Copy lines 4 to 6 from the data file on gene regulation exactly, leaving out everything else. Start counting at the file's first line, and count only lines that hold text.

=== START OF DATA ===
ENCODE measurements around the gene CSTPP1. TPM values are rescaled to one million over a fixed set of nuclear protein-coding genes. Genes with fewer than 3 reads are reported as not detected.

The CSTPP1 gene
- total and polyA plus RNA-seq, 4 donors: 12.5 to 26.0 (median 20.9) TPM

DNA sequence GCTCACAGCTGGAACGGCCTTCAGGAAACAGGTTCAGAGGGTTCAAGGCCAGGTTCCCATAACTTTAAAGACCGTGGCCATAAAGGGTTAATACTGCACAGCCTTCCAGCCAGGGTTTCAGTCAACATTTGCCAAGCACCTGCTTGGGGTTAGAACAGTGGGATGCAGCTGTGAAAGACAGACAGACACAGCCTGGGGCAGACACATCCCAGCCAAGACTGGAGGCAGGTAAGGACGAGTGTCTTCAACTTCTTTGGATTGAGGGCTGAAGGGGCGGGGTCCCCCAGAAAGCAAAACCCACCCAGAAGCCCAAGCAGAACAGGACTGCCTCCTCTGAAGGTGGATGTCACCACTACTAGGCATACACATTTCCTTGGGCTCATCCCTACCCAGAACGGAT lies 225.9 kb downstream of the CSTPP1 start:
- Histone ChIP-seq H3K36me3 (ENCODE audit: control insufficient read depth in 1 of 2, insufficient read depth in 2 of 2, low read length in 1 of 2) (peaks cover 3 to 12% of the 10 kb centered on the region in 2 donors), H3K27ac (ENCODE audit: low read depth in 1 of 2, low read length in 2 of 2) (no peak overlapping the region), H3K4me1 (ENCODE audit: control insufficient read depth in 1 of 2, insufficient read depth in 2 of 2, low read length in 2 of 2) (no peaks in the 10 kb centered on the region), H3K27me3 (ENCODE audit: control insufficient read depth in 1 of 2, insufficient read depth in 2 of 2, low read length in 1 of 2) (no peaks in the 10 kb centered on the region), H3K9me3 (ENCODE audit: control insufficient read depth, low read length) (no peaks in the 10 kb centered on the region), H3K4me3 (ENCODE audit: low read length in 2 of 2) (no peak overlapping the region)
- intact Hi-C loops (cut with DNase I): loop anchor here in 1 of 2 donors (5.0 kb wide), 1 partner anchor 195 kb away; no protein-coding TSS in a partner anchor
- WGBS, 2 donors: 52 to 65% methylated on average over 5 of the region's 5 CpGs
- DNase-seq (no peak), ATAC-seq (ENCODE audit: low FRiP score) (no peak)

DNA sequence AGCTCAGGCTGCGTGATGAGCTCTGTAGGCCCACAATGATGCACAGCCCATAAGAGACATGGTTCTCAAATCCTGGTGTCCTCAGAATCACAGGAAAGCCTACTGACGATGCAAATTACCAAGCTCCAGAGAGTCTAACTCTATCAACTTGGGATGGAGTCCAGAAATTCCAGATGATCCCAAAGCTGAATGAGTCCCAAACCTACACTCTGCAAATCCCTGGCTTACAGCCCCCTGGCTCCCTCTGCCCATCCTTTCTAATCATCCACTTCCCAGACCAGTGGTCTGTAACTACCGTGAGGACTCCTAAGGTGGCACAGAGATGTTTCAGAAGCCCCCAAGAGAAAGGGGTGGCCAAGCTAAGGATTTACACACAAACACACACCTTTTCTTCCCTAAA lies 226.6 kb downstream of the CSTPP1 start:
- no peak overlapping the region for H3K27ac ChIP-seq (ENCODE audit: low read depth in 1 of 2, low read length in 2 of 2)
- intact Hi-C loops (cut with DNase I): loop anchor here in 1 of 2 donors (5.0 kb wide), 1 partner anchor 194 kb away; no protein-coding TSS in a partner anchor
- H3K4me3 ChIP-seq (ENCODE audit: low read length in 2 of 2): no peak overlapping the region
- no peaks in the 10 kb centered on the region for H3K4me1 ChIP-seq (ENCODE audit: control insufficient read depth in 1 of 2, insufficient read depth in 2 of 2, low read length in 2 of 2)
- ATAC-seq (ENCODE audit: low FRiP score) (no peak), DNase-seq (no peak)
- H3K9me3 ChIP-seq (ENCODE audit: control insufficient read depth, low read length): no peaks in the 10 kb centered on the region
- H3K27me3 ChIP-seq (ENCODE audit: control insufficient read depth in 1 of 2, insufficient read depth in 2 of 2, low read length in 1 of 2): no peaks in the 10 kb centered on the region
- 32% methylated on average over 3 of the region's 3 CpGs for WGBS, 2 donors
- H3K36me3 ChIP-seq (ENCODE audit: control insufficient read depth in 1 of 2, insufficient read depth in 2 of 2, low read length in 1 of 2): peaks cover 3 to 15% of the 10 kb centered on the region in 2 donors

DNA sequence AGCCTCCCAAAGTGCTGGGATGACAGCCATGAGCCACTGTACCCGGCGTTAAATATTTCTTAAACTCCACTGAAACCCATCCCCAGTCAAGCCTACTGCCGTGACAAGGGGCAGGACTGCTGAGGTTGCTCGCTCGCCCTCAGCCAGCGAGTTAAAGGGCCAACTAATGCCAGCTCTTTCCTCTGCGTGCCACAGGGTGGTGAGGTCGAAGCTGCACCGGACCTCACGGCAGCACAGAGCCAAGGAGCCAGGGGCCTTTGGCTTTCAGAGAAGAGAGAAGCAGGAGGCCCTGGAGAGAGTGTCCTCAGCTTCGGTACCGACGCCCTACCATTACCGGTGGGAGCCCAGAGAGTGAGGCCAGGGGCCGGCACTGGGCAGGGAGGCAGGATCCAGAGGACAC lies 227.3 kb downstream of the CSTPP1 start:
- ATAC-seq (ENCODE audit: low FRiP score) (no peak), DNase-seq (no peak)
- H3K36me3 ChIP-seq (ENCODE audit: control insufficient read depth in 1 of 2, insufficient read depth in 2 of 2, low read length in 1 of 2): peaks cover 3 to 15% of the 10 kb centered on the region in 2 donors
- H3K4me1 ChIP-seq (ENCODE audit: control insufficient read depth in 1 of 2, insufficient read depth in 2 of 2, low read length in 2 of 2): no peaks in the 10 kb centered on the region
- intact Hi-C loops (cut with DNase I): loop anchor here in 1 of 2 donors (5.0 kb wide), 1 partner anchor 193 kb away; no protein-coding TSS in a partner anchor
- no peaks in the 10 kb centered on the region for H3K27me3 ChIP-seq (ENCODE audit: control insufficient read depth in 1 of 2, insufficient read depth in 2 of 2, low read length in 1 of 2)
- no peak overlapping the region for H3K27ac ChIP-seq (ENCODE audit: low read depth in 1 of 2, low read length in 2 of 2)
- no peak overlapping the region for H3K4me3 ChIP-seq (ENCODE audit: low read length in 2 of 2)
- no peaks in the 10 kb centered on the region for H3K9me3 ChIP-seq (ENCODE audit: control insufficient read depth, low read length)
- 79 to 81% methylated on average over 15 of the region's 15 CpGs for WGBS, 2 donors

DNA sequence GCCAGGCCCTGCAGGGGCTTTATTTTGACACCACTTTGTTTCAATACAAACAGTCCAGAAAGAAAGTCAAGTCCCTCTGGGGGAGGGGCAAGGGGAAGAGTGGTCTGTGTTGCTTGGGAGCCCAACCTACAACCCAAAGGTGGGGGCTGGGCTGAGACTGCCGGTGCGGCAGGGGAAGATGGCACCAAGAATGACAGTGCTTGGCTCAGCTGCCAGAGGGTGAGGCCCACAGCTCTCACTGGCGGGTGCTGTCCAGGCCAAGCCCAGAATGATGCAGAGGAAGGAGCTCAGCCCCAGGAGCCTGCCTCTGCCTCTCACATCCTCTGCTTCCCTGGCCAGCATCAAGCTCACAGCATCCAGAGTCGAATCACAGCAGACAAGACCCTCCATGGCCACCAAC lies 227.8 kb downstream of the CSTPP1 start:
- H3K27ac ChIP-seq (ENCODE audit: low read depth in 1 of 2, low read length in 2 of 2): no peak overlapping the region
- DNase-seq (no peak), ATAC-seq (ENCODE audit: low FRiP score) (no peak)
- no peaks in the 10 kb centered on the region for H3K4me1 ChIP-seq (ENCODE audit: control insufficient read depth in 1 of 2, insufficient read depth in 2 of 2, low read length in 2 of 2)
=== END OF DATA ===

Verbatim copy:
DNA sequence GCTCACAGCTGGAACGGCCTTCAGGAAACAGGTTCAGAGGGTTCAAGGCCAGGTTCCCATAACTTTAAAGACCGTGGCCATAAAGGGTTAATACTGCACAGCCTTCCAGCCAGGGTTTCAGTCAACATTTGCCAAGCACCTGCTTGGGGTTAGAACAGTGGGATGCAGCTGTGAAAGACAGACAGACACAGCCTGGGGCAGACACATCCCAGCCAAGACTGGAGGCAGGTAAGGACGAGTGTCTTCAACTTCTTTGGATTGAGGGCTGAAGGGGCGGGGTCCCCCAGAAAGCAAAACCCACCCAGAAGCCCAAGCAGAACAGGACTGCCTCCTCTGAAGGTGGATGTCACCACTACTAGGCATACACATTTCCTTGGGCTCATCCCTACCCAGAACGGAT lies 225.9 kb downstream of the CSTPP1 start:
- Histone ChIP-seq H3K36me3 (ENCODE audit: control insufficient read depth in 1 of 2, insufficient read depth in 2 of 2, low read length in 1 of 2) (peaks cover 3 to 12% of the 10 kb centered on the region in 2 donors), H3K27ac (ENCODE audit: low read depth in 1 of 2, low read length in 2 of 2) (no peak overlapping the region), H3K4me1 (ENCODE audit: control insufficient read depth in 1 of 2, insufficient read depth in 2 of 2, low read length in 2 of 2) (no peaks in the 10 kb centered on the region), H3K27me3 (ENCODE audit: control insufficient read depth in 1 of 2, insufficient read depth in 2 of 2, low read length in 1 of 2) (no peaks in the 10 kb centered on the region), H3K9me3 (ENCODE audit: control insufficient read depth, low read length) (no peaks in the 10 kb centered on the region), H3K4me3 (ENCODE audit: low read length in 2 of 2) (no peak overlapping the region)
- intact Hi-C loops (cut with DNase I): loop anchor here in 1 of 2 donors (5.0 kb wide), 1 partner anchor 195 kb away; no protein-coding TSS in a partner anchor